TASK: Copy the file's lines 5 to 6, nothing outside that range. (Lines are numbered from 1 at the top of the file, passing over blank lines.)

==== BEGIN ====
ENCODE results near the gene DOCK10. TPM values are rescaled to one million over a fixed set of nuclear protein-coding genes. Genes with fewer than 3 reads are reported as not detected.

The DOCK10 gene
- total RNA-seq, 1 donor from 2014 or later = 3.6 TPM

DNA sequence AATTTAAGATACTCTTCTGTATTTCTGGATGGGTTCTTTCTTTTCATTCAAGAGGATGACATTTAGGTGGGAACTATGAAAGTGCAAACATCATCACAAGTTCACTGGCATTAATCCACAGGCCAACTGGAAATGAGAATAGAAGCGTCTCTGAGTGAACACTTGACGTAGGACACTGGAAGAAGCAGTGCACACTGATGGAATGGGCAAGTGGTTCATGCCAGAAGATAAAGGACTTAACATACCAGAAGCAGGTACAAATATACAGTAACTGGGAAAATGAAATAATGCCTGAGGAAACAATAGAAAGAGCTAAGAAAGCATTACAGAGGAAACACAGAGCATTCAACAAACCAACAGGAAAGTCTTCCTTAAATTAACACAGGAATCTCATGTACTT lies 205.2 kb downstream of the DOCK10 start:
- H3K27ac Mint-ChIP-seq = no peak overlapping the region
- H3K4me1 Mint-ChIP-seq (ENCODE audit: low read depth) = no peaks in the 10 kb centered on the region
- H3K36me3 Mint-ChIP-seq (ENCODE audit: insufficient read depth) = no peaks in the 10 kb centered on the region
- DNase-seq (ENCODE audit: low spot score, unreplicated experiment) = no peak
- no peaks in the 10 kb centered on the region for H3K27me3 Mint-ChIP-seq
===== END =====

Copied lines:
- H3K27ac Mint-ChIP-seq = no peak overlapping the region
- H3K4me1 Mint-ChIP-seq (ENCODE audit: low read depth) = no peaks in the 10 kb centered on the region